Tuesday, August 19, 2014

Illinois Minors and Alcohol Laws

The State of Illinois strictly prohibits the possession, use and consumption of alcoholic beverages by individuals under the age of 21. Included in the possession law are provisions for individuals who obtain or possess illegal or invalid identification cards. The offender does not need to be driving or in public view to be found guilty under the possession laws.

Possession and Consumption

The state explicitly states that purchasing; accepting, distributing, delivering and consuming alcohol are considered possession under the current state code. The law also states it is prohibited to provide alcohol to minors, even under the supervision of a parent or guardian, under any circumstances or for any occasion. Further prohibited is defacing, altering, transferring or providing false information to obtain a state issued identification card. There are no provisions for medicinal alcohol use or private establishments.
235 Illinois Compiled Statute 5/6-20


Infractions under the Illinois possession law are considered class A misdemeanors. Class A misdemeanors carry the potential for several forms of punishment and the judge will determine the best course of action based on the individual case. When multiple infractions of the law are involved, the judge can sentence the offender to concurrent or consecutive sentences. Types of punishment include:
  • Incarceration - The juvenile can be sentenced to up to one year in a juvenile facility if under the age of 18 and in an adult incarceration facility if between the ages of 18 and 21.
  • Impact Incarceration - This boot camp style program aims at reshaping the offenders' behavior and providing them with the necessary discipline to avoid future incarceration. The offender must be found eligible for the program before sentencing.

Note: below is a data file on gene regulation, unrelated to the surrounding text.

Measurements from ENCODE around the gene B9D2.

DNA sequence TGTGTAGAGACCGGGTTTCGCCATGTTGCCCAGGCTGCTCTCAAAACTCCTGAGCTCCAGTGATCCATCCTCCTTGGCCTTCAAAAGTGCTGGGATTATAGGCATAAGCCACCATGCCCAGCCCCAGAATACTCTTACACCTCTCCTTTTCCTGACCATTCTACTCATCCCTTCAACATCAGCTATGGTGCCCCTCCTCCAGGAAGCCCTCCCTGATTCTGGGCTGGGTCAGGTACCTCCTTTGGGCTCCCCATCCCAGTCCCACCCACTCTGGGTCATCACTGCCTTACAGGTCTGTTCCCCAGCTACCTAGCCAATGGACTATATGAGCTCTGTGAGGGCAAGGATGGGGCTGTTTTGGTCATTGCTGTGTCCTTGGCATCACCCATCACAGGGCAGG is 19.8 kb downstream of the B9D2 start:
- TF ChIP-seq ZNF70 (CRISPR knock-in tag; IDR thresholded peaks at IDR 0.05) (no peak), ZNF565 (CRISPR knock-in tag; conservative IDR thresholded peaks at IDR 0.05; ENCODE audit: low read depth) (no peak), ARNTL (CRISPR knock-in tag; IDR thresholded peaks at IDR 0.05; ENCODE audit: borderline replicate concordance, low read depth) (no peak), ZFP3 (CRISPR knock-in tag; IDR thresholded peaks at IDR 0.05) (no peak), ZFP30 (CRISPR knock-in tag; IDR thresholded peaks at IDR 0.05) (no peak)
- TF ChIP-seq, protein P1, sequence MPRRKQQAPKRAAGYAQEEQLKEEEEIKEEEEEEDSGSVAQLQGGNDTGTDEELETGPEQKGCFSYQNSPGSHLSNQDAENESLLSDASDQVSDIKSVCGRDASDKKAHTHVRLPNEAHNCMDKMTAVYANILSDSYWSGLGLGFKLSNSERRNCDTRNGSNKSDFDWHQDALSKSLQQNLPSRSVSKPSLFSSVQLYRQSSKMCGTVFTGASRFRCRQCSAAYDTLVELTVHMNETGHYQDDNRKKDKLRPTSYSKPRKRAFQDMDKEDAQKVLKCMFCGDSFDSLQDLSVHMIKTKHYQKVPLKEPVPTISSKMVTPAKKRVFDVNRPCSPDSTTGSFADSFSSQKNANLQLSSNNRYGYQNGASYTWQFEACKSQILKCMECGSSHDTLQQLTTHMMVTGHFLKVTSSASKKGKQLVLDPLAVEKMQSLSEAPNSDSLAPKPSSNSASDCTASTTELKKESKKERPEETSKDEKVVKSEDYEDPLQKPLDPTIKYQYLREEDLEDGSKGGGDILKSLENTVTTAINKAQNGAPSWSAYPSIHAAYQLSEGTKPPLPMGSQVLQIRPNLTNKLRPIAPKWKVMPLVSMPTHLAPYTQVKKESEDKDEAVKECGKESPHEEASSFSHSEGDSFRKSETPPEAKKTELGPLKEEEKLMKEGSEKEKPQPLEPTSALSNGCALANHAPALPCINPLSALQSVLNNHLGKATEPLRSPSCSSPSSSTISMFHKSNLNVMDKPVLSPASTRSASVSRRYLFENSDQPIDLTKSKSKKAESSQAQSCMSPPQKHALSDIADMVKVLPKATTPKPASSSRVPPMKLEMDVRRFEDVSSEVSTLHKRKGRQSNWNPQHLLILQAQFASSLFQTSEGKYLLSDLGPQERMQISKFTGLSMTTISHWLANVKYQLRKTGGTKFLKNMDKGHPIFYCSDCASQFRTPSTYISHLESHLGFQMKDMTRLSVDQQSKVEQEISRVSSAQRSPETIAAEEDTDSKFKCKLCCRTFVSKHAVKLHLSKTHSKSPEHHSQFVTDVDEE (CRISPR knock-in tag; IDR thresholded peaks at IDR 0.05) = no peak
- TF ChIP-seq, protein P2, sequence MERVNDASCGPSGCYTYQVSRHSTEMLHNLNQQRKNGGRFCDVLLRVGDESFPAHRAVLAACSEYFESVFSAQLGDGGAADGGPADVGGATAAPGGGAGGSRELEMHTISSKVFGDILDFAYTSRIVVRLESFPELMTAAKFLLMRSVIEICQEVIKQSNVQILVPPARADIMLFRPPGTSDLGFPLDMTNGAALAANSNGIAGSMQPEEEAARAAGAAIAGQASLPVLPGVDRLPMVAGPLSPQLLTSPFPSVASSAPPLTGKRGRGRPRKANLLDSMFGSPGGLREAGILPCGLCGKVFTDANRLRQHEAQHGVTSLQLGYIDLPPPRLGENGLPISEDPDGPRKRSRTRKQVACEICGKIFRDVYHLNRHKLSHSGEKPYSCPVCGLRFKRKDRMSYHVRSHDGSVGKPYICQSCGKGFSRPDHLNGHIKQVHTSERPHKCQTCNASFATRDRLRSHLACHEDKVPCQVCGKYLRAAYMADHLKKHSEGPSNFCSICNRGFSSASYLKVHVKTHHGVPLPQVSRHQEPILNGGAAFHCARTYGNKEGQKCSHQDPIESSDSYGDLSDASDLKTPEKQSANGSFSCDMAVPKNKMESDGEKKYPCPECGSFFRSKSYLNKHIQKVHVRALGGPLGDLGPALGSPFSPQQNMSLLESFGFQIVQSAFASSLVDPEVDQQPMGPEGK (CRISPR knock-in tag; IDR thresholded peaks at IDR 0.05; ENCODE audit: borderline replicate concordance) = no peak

• Probation - The judge may order up to two years of probation for the offender along with conditions for the probation and discharge of the sentence.
  • Fines - The offender can be ordered to pay a fine up to $2500 in addition to the punishments listed above.
  • Restitution - Restitution includes returning property, including stolen alcohol, or paying for the goods taken, damages done to property as a result of the alcohol use and paying for the repairs that must be completed to personal property
  • Drug Court - If the judge determines that the offender has a problem with alcohol he may order a course of treatment through drug court. Treatment programs are tailored to the individual and include rehabilitation facilities, medical treatment and mandatory reporting and testing for further alcohol use.
  • Electronic Home Detention - Electronic monitoring restricts the offender from leaving their home residence. A monitoring unit is placed on the offenders' body and a monitoring unit is connected to the utilities in the home. If the monitoring device leaves the area an alarm will sound and police will be dispatched.
235 Illinois Compiled Statute 5/5-4.5-55 and 730 Illinois Compiled Statute 5; 166/20

Shortening the Sentence

In some instances, the offenders' sentence can be shortened by the following:
  • Home Detention - The offender may be eligible to receive credit for time spent in home detention before and during the trial
  • Good Conduct - The offender can receive one day of good behavior allowance for days served before the trial, during the trial and after sentencing if no violent offenses were committed along with the possession of alcohol or while serving the time.
235 Illinois Compiled Statute 5/5-4.5-55 and 730 Illinois Compiled Statute 5/5-4.5-100; 130

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